Children’s magicians call these kind of treatments “do as I do” challenges. They argue endlessly whether they or the innocent volunteer should be the one who successfully completes the challenge. Both approaches *can* produce the necessary conflict to focus attention. Both *can* be pulled off without embarrassing the volunteer. They really can.

    The discussion above and elsewhere, I think, shows one thing above all else – when human interaction is involved, context is king.

    Sometimes we post here, wrongly assuming that this disclaimer is implicit in everything we discuss or suggest as a technique to consider. At least, I know I do.

    [sticks tongue in cheek] Perhaps we need a sidebar disclaimer for the blog? Like, “This is a blog about how humans communicate ideas. We publish necessarily short posts to try to stimulate discussion. If you’re looking for exhaustive context, qualifications and nuances in the posts, you’re going to be disappointed. We’re assuming that you appreciate that every suggestion in the posts depends crucially on your specific educational objectives; your character; your relationship with the audience; the expectations of the audience; the age and personality of the audience; and precisely *how* you present the activity. No technique works for all presenters, all audiences or all communication settings.”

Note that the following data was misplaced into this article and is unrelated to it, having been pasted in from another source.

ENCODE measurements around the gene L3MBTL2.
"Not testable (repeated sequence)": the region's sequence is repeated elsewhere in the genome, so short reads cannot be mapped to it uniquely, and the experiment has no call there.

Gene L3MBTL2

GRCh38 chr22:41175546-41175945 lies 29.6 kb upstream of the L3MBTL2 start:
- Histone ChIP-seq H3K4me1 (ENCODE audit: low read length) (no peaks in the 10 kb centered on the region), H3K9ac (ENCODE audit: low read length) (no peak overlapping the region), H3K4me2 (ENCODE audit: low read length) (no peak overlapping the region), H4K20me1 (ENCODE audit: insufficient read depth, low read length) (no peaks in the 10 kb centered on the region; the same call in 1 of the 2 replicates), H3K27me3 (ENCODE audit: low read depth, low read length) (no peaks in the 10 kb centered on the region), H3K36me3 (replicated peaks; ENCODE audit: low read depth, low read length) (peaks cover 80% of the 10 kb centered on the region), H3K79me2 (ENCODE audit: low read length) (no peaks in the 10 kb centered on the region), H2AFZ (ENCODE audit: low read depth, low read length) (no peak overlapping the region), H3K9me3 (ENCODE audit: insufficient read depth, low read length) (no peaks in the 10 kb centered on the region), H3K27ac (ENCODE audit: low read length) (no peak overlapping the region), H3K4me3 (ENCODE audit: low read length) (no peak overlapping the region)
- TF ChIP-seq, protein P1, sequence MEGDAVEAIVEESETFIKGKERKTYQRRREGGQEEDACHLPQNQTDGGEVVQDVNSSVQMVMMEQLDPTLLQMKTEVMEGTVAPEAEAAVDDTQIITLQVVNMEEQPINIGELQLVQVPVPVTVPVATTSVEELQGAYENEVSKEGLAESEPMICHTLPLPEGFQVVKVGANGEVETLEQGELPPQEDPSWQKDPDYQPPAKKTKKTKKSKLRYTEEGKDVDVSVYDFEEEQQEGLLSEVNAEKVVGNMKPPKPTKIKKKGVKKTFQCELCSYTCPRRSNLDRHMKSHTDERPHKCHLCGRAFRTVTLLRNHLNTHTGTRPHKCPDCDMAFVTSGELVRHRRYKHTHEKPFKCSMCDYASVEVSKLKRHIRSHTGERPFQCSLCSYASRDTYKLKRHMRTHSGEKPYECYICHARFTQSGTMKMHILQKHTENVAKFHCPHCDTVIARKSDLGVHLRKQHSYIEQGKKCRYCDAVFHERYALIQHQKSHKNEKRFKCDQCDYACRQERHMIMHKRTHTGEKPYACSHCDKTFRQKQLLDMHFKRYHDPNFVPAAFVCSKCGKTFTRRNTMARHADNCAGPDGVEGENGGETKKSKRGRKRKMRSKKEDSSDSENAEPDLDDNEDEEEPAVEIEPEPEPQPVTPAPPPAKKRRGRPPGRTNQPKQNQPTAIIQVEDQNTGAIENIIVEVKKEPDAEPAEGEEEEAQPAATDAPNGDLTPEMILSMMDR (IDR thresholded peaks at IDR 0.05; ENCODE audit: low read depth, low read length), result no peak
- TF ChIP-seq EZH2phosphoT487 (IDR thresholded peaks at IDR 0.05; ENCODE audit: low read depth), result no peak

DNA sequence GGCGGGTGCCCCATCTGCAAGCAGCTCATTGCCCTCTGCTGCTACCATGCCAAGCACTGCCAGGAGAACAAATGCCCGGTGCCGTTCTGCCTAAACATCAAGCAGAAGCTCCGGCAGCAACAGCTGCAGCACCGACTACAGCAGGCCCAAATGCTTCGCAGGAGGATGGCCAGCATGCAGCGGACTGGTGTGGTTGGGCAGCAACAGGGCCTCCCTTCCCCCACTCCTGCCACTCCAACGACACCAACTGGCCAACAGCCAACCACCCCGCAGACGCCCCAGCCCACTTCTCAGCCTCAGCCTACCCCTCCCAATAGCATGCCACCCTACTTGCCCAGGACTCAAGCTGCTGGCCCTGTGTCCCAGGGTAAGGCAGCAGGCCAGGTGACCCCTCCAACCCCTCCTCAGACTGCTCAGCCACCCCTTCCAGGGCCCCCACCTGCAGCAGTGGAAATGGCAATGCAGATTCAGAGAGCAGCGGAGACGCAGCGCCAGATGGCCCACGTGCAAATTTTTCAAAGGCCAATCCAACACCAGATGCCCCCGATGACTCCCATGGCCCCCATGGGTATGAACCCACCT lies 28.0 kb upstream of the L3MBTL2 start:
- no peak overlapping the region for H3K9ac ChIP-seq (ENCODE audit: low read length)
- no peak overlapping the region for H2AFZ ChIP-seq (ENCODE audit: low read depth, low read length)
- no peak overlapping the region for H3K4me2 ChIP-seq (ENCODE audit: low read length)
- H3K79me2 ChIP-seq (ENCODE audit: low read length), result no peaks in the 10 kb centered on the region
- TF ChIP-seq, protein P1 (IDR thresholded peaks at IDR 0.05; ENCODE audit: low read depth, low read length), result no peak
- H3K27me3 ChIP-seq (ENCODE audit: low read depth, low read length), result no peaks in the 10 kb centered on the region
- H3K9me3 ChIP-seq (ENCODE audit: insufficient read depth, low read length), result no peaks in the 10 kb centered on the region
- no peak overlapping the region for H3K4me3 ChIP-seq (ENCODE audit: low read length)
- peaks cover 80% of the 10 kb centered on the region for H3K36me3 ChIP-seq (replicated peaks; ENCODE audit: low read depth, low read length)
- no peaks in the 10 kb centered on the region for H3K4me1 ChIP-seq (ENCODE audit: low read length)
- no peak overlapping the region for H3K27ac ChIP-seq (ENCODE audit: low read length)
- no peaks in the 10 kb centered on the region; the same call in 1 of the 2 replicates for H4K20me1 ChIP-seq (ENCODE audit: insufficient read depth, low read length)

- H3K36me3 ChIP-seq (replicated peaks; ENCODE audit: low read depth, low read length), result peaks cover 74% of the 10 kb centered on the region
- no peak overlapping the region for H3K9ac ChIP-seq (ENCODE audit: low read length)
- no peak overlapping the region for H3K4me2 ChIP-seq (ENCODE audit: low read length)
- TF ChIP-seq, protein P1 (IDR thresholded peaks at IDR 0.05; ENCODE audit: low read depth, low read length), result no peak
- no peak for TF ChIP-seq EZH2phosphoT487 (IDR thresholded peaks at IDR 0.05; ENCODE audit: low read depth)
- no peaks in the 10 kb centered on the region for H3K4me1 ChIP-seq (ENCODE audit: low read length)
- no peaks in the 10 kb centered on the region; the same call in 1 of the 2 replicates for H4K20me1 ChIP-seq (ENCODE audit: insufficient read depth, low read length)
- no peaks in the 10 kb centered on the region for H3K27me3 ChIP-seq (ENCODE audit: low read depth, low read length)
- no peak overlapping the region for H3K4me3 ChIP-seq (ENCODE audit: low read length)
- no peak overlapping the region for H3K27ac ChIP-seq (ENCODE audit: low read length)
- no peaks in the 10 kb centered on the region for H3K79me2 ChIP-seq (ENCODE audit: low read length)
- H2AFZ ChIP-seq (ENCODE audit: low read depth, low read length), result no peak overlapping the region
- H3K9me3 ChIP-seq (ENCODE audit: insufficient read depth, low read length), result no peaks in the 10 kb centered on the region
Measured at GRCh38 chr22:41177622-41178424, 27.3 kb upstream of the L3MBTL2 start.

Might put a bit of a dampener on the comments section though 🙂

    Elin – yep, can understand your “do least harm” assessment when training new presenters. Because of the inherent risks to presenter trust and likeability, setting up volunteers to fail a challenge which you complete is an advanced technique. It’s the cliché of a terrible children’s magicians – “I can do something you can’t. Nah nah, nana, nah!” It’s the reason I fell out of love with magic as a child. I couldn’t deal with audiences and most amateur magicians thinking performing magic was really about fooling people.

    Jonathan – love to debate in more detail your general concerns about the “science magic” hook.

    Alom – for what it’s worth, I’m with you on this one. Challenge demos (with or without the magic treatment) can work very effectively in educational settings … depending on the context.

    (Yes, I know I failed on the “brief” promise – sorry.)